119 W 23rd St,
New York, NY 10011
Recounting the story of an American graphic design revolution that unfolded across the 1950s and ‘60s through posters, books, and ephemera, “The Push Pin Legacy” demonstrates how Seymour Chwast, Reynold Ruffins, Edward Sorel, and Milton Glaser threw aside the rigid minimalism of their Madison Avenue counterparts in favor of a flamboyant, colorful hodgepodge of aesthetics. They drew from such disparate influences as the late 19th- and early 20th-century designers like Henri Toulouse Lautrec, comic book illustrations, and woodblock prints to pioneer a look and feel long associated with 1960s counterculture.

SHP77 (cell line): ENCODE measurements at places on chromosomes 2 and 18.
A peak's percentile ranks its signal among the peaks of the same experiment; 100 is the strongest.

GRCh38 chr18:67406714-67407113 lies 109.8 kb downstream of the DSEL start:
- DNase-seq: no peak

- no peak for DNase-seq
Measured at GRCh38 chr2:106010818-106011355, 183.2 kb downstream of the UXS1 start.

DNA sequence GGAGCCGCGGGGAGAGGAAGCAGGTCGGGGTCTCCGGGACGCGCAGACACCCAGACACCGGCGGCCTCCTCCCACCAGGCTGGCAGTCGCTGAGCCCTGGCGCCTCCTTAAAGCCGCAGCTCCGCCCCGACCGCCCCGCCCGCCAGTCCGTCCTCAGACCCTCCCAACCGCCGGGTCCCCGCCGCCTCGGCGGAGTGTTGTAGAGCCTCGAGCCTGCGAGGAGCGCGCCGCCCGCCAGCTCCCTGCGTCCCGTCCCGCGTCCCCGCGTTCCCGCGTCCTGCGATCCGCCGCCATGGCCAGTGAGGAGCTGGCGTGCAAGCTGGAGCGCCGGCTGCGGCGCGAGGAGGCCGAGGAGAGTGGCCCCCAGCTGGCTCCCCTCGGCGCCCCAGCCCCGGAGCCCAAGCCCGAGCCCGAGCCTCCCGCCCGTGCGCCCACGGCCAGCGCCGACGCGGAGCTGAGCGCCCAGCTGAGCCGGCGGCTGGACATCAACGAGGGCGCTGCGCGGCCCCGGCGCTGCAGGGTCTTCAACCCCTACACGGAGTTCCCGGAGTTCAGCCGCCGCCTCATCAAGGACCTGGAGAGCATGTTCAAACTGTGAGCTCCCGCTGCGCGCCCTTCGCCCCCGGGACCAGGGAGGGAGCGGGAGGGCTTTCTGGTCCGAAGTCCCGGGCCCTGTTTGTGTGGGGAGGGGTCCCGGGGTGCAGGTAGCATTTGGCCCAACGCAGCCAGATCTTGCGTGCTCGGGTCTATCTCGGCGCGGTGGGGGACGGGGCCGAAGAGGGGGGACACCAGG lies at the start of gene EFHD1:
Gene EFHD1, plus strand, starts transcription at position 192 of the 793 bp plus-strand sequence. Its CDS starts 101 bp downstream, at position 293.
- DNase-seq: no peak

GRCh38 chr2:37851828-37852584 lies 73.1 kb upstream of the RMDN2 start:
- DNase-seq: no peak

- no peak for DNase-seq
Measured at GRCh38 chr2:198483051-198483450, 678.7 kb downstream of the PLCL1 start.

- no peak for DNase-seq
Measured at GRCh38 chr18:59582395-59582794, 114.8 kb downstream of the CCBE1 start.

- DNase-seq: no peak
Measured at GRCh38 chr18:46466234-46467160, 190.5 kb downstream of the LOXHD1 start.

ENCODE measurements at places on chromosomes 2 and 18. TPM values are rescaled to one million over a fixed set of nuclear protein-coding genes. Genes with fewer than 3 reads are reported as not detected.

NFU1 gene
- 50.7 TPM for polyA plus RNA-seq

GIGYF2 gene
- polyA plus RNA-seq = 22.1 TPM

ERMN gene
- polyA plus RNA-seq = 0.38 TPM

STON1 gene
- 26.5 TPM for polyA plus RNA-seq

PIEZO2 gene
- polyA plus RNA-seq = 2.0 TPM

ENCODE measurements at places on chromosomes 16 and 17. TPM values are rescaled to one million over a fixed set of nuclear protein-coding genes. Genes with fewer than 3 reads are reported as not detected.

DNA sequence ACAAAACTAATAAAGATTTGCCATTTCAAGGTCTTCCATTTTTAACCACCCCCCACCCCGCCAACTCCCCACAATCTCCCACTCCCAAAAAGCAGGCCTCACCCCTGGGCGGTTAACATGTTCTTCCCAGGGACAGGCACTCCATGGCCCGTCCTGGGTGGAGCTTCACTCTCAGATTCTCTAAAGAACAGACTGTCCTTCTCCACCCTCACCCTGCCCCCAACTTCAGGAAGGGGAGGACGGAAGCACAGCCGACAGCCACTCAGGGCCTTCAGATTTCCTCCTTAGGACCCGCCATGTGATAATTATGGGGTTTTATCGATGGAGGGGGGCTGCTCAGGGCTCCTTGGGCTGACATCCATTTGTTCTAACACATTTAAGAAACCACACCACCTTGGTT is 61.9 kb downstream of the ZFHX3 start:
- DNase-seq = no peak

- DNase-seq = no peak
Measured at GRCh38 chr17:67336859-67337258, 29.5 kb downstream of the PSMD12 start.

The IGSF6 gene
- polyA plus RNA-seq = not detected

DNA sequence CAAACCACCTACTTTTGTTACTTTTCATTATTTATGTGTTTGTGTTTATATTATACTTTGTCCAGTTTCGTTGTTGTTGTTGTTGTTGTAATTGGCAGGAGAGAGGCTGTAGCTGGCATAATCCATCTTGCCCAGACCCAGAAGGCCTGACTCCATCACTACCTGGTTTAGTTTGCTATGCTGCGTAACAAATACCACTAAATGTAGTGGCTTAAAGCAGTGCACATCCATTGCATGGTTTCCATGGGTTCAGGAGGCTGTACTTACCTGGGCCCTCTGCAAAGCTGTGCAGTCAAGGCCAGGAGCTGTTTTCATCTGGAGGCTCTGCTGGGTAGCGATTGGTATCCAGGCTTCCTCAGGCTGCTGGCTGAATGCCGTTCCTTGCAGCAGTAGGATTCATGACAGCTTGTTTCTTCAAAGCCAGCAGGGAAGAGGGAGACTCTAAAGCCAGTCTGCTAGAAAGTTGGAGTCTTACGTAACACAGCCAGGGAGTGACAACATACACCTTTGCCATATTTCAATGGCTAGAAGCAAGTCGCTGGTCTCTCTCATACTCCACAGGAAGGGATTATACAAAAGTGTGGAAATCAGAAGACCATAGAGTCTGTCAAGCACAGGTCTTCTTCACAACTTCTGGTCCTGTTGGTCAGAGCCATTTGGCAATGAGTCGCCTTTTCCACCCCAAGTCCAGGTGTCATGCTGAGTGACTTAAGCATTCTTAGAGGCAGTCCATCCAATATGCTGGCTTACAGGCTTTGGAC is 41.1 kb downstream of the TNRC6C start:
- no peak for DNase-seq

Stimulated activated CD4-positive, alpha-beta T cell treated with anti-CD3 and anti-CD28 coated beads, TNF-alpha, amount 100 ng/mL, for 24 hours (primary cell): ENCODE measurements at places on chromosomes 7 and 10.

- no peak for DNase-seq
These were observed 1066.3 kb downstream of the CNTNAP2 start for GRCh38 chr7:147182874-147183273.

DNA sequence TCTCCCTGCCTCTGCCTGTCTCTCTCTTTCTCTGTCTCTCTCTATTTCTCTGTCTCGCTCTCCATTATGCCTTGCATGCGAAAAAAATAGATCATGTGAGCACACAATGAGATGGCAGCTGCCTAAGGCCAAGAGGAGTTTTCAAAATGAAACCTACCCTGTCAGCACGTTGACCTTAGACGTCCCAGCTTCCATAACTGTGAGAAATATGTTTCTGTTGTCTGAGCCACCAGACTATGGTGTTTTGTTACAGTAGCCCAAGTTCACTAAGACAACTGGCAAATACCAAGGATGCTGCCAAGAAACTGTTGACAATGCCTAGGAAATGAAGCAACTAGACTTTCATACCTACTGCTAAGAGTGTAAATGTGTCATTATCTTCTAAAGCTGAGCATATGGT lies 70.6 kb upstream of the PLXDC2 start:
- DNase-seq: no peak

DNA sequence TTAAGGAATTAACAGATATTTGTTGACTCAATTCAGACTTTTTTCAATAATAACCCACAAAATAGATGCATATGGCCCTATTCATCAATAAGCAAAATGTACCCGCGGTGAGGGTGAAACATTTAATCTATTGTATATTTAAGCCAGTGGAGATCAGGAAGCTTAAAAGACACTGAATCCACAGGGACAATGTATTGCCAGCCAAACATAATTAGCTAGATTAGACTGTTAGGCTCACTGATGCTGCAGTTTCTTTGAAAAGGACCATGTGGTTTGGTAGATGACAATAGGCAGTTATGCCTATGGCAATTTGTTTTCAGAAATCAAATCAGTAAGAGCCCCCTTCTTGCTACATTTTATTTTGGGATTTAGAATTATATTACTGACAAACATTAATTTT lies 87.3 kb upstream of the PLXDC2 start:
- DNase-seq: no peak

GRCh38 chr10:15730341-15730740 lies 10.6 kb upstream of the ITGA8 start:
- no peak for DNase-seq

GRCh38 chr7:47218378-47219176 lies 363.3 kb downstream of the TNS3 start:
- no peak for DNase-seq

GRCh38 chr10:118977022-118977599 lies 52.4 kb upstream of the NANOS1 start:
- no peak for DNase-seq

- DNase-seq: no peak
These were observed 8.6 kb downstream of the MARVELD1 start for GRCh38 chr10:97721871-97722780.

“Push Pin” isn’t the only show worth seeing at Poster House. Opening alongside are “You Won’t Bleed Me: How Blaxploitation Posters Defined Cool & Delivered Profits,” a deep dive into the brash and controversial films that rocked Hollywood in the 1970s, and “What’s the Score? The Posters of LeRoy Neiman,” which commemorates the centennial of the titular illustrator who became the world’s most famous sports artist in the 1960s.
Aretha (1968) by Milton Glaser